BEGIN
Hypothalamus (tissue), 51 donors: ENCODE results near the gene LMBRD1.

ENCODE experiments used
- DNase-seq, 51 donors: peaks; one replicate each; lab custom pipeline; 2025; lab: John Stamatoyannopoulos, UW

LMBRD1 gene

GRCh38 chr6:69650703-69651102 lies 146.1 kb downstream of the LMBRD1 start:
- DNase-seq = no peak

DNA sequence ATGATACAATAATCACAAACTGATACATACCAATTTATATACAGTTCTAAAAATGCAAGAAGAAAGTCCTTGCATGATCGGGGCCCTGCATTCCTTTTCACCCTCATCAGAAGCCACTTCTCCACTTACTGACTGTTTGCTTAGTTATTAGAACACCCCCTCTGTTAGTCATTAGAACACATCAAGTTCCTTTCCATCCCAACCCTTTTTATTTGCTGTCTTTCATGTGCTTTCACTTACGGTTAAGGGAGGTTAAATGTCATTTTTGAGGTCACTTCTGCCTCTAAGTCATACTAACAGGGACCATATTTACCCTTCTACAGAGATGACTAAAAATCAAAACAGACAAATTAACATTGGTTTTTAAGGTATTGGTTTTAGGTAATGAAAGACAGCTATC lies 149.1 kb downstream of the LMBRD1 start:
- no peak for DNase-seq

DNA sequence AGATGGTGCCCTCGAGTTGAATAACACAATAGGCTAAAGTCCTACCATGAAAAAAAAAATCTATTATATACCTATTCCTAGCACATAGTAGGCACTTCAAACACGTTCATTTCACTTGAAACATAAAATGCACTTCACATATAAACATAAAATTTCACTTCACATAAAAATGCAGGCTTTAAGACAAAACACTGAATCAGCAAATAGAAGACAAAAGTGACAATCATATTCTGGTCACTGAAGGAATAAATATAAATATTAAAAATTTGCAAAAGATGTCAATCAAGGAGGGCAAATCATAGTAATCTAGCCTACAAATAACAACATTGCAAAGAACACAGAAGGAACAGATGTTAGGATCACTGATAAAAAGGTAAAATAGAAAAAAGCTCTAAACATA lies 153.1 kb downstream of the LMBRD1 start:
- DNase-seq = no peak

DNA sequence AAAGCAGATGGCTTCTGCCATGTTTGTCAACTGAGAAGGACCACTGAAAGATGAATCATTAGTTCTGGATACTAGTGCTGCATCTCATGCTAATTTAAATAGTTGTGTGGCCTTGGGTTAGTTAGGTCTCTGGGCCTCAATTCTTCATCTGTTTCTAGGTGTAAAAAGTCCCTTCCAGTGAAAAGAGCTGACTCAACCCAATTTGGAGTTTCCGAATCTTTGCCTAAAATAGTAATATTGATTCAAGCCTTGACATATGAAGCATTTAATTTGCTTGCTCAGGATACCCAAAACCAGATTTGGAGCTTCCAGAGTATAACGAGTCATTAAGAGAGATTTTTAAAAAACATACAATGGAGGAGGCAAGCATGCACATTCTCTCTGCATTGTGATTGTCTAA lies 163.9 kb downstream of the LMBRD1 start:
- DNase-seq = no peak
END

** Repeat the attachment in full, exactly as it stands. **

Hypothalamus (tissue), 51 donors: ENCODE results near the gene LMBRD1.

ENCODE experiments used
- DNase-seq, 51 donors: peaks; one replicate each; lab custom pipeline; 2025; lab: John Stamatoyannopoulos, UW

LMBRD1 gene

GRCh38 chr6:69650703-69651102 lies 146.1 kb downstream of the LMBRD1 start:
- DNase-seq = no peak

DNA sequence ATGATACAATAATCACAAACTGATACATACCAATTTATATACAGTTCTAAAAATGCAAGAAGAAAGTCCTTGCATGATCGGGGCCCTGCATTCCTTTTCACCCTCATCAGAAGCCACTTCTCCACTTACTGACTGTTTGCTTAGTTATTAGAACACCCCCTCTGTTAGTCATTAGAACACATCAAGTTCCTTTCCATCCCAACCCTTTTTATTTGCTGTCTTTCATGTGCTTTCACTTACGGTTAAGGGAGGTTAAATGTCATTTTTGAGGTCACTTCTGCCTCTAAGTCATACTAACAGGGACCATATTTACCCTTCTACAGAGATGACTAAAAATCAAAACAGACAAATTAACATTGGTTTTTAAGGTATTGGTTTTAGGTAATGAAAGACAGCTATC lies 149.1 kb downstream of the LMBRD1 start:
- no peak for DNase-seq

DNA sequence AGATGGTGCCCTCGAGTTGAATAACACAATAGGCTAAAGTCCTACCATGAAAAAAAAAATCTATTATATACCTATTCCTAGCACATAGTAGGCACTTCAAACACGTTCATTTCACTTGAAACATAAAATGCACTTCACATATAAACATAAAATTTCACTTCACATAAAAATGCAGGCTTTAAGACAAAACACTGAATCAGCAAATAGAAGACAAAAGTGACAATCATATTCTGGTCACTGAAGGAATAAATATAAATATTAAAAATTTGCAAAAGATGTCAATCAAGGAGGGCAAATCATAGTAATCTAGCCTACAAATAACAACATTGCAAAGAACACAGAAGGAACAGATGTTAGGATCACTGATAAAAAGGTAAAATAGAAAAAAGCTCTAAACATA lies 153.1 kb downstream of the LMBRD1 start:
- DNase-seq = no peak

DNA sequence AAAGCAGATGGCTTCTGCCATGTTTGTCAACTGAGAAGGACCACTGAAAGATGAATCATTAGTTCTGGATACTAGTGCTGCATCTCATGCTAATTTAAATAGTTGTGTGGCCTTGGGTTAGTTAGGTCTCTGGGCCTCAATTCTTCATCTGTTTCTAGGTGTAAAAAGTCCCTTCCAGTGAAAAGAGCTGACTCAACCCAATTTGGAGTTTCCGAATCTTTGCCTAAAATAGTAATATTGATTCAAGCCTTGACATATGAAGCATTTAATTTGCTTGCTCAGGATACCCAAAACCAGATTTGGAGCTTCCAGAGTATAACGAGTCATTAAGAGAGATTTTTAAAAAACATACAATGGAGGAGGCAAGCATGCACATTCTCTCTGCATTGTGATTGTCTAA lies 163.9 kb downstream of the LMBRD1 start:
- DNase-seq = no peak